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Re: RE: mousers was: holiday decorating

I've developed the theory that good mousers have to be either wild
born, barn cats or have had a mother who was as their mothers teach
them to hunt.  Most human raised cats are not really good hunters. 
They will chase and often kill something, but that's just instinct
and not "hunting".  My current mighty hunter was (I am sure) either
born wild or a barn cat baby.  She is fixated on hunting; so is
campused as she cannot distinguish between a bird and a rodento. 
Being in the woods, we always had an influx of mice in autumn...can't
blame them; I'd rather live in heated quarters in winter, too.  I
think field mice are cute, but do not like them in my kitchen and
they can make such a mess.  Anyway, any mouse who is dumb enough to
show a whisker around here now has a very shortened life span.    My
mighty hunter eats what she kills  - unfortunately, she also often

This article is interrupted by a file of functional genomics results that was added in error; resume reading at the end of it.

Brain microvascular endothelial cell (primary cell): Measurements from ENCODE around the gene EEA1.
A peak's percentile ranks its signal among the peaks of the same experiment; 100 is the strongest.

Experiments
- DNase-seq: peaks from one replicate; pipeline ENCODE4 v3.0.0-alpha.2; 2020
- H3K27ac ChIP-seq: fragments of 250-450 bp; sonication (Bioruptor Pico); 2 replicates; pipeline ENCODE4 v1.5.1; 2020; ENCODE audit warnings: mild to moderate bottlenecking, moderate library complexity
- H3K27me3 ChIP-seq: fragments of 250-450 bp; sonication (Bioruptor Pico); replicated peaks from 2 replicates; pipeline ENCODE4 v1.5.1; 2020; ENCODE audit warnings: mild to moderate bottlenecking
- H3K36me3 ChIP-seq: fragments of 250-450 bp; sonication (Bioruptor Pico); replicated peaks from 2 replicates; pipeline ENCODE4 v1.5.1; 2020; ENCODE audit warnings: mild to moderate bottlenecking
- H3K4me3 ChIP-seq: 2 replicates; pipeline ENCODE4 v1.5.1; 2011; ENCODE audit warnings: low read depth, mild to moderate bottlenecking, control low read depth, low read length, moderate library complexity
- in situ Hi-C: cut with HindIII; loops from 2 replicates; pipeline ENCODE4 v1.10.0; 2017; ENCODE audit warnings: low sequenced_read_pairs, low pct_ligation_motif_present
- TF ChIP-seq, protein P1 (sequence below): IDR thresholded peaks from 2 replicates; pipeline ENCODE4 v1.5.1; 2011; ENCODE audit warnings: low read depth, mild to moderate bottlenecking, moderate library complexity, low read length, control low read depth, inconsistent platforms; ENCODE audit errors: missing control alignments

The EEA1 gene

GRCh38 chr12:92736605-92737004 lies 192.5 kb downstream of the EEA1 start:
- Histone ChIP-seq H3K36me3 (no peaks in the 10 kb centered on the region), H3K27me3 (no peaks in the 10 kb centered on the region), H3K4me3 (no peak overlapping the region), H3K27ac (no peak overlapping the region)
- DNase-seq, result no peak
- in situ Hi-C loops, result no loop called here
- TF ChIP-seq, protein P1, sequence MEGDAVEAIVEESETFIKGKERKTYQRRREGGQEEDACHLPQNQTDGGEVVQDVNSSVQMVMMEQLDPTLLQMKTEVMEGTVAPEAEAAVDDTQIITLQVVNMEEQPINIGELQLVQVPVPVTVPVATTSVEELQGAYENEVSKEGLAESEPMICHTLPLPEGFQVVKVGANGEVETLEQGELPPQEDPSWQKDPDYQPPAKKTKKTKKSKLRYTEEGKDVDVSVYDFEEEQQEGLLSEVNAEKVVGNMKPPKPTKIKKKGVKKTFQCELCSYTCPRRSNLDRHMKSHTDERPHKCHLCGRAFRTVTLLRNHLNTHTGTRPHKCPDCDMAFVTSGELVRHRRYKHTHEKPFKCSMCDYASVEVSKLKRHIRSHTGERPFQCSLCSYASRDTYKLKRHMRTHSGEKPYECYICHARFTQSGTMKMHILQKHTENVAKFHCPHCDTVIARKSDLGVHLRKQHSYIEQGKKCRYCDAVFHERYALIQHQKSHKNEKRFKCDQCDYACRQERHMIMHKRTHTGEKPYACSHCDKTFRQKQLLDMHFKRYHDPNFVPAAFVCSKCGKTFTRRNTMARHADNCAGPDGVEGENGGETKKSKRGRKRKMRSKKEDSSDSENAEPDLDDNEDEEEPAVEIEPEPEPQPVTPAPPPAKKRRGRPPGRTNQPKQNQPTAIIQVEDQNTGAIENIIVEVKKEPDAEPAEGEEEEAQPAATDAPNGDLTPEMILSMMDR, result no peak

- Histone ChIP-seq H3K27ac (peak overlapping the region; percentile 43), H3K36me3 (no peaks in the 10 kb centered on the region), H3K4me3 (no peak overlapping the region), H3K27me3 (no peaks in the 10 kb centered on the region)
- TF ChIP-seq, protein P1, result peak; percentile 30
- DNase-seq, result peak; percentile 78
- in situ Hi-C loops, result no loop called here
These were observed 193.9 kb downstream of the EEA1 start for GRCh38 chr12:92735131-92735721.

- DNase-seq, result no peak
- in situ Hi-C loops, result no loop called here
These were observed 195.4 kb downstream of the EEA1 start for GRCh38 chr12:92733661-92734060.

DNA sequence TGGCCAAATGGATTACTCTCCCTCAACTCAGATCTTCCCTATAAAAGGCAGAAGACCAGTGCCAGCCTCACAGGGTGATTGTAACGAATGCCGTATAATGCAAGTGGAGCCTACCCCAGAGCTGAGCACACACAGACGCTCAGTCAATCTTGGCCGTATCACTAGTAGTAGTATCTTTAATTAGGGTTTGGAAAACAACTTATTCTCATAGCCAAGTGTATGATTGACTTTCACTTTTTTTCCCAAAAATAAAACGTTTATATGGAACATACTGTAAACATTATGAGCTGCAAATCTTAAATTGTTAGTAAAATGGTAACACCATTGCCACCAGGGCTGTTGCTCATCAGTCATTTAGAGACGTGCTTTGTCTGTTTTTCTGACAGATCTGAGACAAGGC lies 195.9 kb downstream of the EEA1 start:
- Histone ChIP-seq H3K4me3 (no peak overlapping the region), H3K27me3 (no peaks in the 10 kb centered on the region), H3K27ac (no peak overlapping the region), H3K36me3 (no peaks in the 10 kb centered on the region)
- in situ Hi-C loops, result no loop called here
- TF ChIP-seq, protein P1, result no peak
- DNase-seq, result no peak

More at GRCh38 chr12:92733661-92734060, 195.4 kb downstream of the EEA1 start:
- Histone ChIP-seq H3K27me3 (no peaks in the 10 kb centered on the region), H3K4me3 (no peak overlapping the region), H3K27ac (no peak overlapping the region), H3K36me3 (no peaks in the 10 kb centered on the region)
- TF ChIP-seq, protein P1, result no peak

barfs it right back up...gag.

Marge Talt, zone 7 Maryland
Editor:  Gardening in Shade
Current Article: Variegation on the Green Theme - Part One
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> From: Daryl <>
> Pam,
> One of my friends does cat rescue. She says that a lot of shelter
cats are
> just owner give-ups and are poor mousers.
>  I'll have her keep an eye open for me, though. It would also need
to be a
> cat that could get along with our elderly dog, who tore his
> ligament a few weeks ago. The poor old guy tries to hunt, but is
> hampered. I was going to find him a rescue pup/dog, since he hadn't
> been an only dog until December, but I think the new activity would
> make his leg worse.
> Daryl

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